When you leave the military, the biggest question is "what's next?" It's a scary job market right now, but the skills you've received in the military make you highly marketable. The Legion sponsors dozens of veterans hiring fairs each year, and our employment experts also provide tips to writing resumes, networking and making a strong impression in the interview process.
The VA for Vets hiring fair, organized by the Department of Veterans Affairs (VA) in Detroit, is successfully under way at the Cobo Center. The 63-page meeting agenda, along with the expected 6,000 attendees, indicates the size and scope of the June 26-29 hiring fair — an event the VA is calling "the premier government event for veteran-owned small businesses."
VA for Vets in Detroit — the second of a nationwide series — is comprised of three components. The first is a small business conference to assist veterans — service disabled and otherwise — in creating and maintaining their own enterprises. A series of workshops are set to school entrepreneurial veterans on diverse subjects such as conducting business with the federal government, building company websites and understanding the principles of marketing.
Second, an "open house" is held where VA representatives provide attendees with information about their earned benefits and how to access them. Two Legionnaires from The American Legion Department of Michigan are also assisting with benefits guidance. Lannie Thomas, an American Legion Department of Detroit service officer and veteran law specialist, and his colleague Bob Rasche are manning a benefits information and counseling booth to provide advice and hands-on help. And third is the hiring fair, which includes writing résumés and job interviewing.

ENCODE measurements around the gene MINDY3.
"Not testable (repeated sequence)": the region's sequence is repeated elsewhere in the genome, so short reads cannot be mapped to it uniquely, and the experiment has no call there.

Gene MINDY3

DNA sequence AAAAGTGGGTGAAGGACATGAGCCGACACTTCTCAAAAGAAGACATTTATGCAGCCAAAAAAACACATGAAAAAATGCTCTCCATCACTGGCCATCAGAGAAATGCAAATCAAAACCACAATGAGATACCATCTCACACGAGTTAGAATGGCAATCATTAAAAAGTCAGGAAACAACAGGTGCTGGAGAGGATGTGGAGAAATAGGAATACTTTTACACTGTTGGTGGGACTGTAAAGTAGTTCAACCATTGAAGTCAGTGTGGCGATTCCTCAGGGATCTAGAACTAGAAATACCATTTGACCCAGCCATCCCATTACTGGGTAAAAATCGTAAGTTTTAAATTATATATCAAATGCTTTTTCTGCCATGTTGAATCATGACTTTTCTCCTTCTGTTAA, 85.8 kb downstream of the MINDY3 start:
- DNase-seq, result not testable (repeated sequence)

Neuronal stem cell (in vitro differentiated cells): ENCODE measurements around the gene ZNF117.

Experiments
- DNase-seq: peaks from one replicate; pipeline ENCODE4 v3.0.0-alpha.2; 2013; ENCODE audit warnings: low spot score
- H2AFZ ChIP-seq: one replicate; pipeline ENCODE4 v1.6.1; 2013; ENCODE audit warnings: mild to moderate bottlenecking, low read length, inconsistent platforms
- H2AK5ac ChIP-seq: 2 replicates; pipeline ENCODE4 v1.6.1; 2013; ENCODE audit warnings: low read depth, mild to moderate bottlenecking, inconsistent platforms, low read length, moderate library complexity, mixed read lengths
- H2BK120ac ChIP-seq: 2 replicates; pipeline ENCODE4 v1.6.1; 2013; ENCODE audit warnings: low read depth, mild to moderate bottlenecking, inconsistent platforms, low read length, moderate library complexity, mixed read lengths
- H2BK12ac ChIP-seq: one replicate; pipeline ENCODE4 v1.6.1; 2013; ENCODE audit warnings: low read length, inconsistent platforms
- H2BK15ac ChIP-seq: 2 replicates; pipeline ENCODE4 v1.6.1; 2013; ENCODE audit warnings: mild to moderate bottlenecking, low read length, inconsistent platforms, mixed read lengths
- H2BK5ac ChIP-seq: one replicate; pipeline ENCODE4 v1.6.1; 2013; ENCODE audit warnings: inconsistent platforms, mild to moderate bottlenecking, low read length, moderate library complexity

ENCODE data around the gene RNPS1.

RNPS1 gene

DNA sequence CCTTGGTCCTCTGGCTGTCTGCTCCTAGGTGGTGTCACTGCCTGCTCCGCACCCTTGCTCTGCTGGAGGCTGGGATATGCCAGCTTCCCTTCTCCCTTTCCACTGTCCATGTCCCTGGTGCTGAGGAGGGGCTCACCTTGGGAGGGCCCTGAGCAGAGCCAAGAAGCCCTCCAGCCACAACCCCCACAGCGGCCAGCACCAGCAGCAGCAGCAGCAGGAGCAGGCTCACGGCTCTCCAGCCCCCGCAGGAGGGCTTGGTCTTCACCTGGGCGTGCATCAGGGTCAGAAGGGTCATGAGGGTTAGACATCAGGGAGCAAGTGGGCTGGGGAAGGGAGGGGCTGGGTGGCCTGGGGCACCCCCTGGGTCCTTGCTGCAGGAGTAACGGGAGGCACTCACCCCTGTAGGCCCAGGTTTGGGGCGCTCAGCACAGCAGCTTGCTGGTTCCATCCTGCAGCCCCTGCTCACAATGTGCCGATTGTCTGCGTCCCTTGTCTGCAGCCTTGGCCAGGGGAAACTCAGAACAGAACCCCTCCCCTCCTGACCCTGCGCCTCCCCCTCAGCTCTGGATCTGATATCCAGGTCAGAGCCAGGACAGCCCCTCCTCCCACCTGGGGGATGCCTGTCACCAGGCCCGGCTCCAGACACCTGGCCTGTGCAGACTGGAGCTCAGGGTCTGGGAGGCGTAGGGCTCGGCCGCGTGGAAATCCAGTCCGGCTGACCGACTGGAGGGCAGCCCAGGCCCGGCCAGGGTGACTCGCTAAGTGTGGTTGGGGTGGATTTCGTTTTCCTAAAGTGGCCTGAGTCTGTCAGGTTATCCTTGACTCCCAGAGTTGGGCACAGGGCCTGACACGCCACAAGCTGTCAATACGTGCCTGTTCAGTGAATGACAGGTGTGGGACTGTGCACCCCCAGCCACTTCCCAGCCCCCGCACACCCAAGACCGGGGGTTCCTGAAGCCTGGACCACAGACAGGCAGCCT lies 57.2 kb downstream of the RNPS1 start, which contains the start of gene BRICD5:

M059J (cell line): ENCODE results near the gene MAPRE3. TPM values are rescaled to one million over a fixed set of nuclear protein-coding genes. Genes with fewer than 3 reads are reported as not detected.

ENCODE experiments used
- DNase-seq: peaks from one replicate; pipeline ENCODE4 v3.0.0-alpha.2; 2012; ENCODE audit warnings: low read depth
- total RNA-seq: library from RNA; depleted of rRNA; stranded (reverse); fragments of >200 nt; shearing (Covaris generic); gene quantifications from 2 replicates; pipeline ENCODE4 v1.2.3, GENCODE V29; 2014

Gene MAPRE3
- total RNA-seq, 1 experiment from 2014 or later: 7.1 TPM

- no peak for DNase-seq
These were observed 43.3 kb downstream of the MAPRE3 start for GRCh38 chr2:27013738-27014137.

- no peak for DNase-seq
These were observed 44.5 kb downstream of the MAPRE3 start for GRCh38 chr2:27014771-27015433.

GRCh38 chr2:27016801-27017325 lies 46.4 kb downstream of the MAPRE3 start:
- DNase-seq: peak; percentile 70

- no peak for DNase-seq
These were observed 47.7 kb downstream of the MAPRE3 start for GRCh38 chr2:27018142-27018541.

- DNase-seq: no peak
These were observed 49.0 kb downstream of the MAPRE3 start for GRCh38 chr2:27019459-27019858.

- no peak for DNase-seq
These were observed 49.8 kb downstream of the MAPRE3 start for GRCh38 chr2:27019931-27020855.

According to VA sources, more than 1,200 job-seekers registered before opening day. And by the time the hiring hall doors opened Tuesday morning, another several hundred had put their names down as employee prospects.
Additionally, more than 250 employers are present at the job fair to offer as many as 3,000 jobs. Employers consist of national chain operations to local ones such as General Motors, as well as government agencies like the VA — a place where Air Force veteran Kami Bolyard of Dexter, Mich., found a new job.
"I was in the Air Force for 10 years, and I was a supply technician and absolutely loved it," Bolyard said. "I wasn’t ready to get out but ‘the husband’ was also in 10 years, and he got his bachelor’s and he wanted to get out. So, I kind of followed in his steps. I’ve been out of the Air Force for seven years and have been trying to get a government job, something with the VA, something with the government. And today at this job fair I was hired on the spot!"
Bolyard said she hadn’t experienced any overt employer discrimination because of her military veteran status, though she was repeatedly rejected as being "overqualified." She too added that finding employment that fit her interests and Air Force job skills had been difficult . "I have had other jobs (since discharge) but none of them have lived up to what I am capable of doing and none have been what I’ve wanted."
In regards to her new job with the VA, Bolyard said she is "very happy to be back in the career field in which I was trained. (It) is working at the Ann Arbor veterans hospital. I’ll be a logistics person purchasing supplies. It’s a GS-7 position and I’m very happy starting there. All I can do is move up."
The new VA hire said after learning about the VA for Vets Detroit event on the radio, she immediately submitted her application and résumé online. "They were waiting for me here," Bolyard said. "All I had to do was the interview and that was that."
Bolyard called her husband immediately upon being accepted, in writing, for VA employment. "He was so excited," she said, "he was crying."